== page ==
What is a Crisis?
In simple terms, if you find yourself at breaking point, in great distress, at risk of harming yourself or others, or are unable to care for yourself, you are deemed to be in mental health crisis.
These crisis situations can be brought on by a wide range of triggers including:
- stress at home (such as conflict or abuse)
- exposure to trauma or neglect
- stress at work or school
- financial worries
- health concerns
People with a recognised disorder such as BPD are at greater risk of experiencing crisis, though it can happen to anyone.
When we are experiencing crisis, that is when we need the most support. Reach out to your mental health professional, or visit your local A&E if you feel you in immediate danger.
You should have a crisis plan laid out at a time when you are well, which includes details of your GP, community mental health team, details of your sychiatrist/psychologist/therapist, any medication you are taking, and anyone you want to notify if you are in crisis. You can also include support resources for your family, so they can be taken care of while they are supporting you.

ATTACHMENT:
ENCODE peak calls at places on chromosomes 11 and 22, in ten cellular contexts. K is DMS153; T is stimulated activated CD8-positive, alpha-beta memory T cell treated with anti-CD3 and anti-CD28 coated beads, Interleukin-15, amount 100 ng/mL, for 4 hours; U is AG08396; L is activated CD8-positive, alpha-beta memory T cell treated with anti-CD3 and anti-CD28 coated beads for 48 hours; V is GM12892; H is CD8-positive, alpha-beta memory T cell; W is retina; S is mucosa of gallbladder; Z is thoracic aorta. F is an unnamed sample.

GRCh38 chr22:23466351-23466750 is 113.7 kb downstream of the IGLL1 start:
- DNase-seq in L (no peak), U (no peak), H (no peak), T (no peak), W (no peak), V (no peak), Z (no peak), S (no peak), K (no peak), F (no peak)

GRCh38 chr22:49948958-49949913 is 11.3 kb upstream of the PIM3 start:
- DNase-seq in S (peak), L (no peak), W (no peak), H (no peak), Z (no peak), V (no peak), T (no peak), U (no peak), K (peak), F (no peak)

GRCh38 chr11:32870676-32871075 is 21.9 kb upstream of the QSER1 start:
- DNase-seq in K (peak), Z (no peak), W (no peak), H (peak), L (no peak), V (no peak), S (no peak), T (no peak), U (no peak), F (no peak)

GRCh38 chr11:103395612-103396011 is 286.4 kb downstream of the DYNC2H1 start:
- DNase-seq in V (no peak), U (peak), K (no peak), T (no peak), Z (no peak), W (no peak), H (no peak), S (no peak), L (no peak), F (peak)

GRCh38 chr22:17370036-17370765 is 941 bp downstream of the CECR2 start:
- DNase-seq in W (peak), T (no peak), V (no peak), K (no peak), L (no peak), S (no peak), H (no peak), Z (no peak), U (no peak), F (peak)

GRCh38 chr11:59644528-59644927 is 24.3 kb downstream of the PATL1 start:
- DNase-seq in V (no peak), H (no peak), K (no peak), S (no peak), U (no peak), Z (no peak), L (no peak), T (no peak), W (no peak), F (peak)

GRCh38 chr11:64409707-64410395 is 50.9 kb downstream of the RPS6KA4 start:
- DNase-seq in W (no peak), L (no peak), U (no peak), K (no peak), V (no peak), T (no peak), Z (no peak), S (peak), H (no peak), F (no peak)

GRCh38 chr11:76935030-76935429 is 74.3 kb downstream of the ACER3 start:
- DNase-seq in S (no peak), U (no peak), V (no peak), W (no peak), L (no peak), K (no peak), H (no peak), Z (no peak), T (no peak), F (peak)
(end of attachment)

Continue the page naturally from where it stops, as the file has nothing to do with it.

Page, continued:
Having this plan means that the people around you will know what to do, and what your wishes are, if you are not well enough to seek help.
A mental health crisis is not necessarily suicide attempts or physically harming yourself, it can manifest in many ways:
- unable to do normal daily activities such as showering, brushing teeth, getting dressed
- withdrawing from social situations
- displaying impulsive or reckless behaviour
- having dramatic shifts in mood
- dispalying anger and violent outbursts
- talking about death, or insinuating that they would like to end their life
- problems eating and sleeping